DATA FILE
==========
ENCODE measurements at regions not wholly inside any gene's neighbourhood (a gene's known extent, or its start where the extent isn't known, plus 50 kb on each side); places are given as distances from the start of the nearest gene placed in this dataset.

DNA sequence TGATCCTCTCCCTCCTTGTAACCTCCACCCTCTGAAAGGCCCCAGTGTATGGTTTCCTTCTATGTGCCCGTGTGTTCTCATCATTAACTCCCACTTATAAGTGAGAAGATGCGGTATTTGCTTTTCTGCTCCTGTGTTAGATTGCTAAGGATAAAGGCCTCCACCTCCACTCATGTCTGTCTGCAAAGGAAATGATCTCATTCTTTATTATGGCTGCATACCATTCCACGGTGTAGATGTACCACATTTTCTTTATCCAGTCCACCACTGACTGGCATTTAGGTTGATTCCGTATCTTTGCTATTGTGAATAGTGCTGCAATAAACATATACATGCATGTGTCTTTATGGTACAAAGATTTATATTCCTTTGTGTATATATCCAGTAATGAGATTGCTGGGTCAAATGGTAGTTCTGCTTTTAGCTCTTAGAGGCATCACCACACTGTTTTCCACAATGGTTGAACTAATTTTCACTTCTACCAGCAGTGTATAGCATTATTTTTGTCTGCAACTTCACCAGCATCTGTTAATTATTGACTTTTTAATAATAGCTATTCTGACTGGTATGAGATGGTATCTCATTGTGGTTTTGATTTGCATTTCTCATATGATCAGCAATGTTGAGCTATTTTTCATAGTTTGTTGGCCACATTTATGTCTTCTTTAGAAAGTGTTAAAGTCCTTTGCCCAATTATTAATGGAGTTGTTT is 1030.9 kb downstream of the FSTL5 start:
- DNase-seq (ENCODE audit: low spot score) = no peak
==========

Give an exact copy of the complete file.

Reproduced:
ENCODE measurements at regions not wholly inside any gene's neighbourhood (a gene's known extent, or its start where the extent isn't known, plus 50 kb on each side); places are given as distances from the start of the nearest gene placed in this dataset.

DNA sequence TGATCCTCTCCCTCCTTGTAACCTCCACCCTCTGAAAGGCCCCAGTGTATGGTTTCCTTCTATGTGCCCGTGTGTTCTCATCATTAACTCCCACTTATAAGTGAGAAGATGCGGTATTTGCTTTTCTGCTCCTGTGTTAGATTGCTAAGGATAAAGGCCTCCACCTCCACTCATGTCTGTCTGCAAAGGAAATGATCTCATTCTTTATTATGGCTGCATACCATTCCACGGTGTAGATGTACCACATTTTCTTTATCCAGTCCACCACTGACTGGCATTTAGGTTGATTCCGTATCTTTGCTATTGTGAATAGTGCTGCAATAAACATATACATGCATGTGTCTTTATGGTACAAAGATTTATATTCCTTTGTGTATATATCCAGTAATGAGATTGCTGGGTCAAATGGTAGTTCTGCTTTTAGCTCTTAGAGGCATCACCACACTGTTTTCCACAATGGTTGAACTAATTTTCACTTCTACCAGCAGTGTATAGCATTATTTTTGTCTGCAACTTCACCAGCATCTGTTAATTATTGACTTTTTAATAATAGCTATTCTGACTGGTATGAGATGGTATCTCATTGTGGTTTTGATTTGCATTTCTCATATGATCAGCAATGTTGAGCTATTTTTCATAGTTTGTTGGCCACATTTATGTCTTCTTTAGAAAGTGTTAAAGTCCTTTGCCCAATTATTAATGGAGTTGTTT is 1030.9 kb downstream of the FSTL5 start:
- DNase-seq (ENCODE audit: low spot score) = no peak